• What two recurring expenses could I get rid of today and not really miss?
And if you do nothing else mentioned in this article - get a budget in place and work hard to stick to it next year.
Politics is a people business. We may sell consulting, mail, digital, polls, field, or any other expense to a campaign, but it’s really all about people -- those who pay us and those who fund them.
Ever wonder why you haven’t gotten that committee work you “deserve?” It’s most likely because you don’t have the same relationships as the folks who have that contract now.
Take this downtime to pick up the phone and call ten people. Thank your clients. Appreciate your vendors. Restart a relationship with a center of influence (COI). Cold call a prospect. It will pay off in spades, especially if you make this a weekly habit.
Build a list. Don’t wimp out and say you want to work with congressional candidates. Go get some actual names and contacts with those candidates, if not the candidate him or herself.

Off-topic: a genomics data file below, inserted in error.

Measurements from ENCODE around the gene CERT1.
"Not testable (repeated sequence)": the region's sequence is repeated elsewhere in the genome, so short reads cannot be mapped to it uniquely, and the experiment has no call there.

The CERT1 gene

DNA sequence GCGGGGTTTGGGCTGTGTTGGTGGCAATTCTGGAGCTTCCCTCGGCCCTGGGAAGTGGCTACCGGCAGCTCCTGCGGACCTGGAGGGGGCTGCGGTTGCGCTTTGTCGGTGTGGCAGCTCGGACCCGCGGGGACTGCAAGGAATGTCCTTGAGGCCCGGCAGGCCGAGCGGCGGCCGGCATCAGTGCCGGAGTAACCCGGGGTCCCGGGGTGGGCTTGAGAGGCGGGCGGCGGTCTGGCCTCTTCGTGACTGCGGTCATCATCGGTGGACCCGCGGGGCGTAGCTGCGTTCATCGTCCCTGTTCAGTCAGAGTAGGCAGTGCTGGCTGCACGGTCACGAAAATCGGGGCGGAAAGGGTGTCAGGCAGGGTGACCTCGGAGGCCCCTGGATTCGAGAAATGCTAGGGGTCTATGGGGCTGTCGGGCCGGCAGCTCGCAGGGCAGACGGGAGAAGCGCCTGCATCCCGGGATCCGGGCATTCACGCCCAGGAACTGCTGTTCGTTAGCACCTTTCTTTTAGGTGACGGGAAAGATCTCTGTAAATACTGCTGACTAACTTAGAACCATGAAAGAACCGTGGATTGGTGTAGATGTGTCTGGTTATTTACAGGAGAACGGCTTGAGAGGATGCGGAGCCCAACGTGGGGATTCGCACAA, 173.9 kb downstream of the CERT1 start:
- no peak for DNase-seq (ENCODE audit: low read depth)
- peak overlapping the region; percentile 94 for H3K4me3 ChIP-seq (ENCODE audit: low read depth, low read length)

If you could have 20 dream clients, who would they be? There’s your first twenty.
You’ve heard the phrase “always be closing." Well, more importantly you should “always be prospecting.” The second you stop reaching out to future clients is the moment your business plateaus.
Now, think of five ways you can provide value to those organizations or people, and start reaching out and offering that value -- one contact at a time. If someone is wowed by what you’re giving them for free, it makes them think, “Imagine what he/she will do for me when I pay them."
Take some freakin’ time off. Shut your brain down for a couple days. Thanks to Brexit ripples, flights to Europe are dirt cheap. And the strength of the dollar will make you feel like royalty whether you travel to the Caribbean, South America, Europe, or Asia.
You deserve a break. It will definitely help free up time to work through the suggestions in this article. Plus, who doesn’t need a tan in December?
Whatever you do during the holidays, take time for yourself and for others.
Brent Buchanan is a managing partner at Cygnal, a GOP communication, research & targeted advertising firm.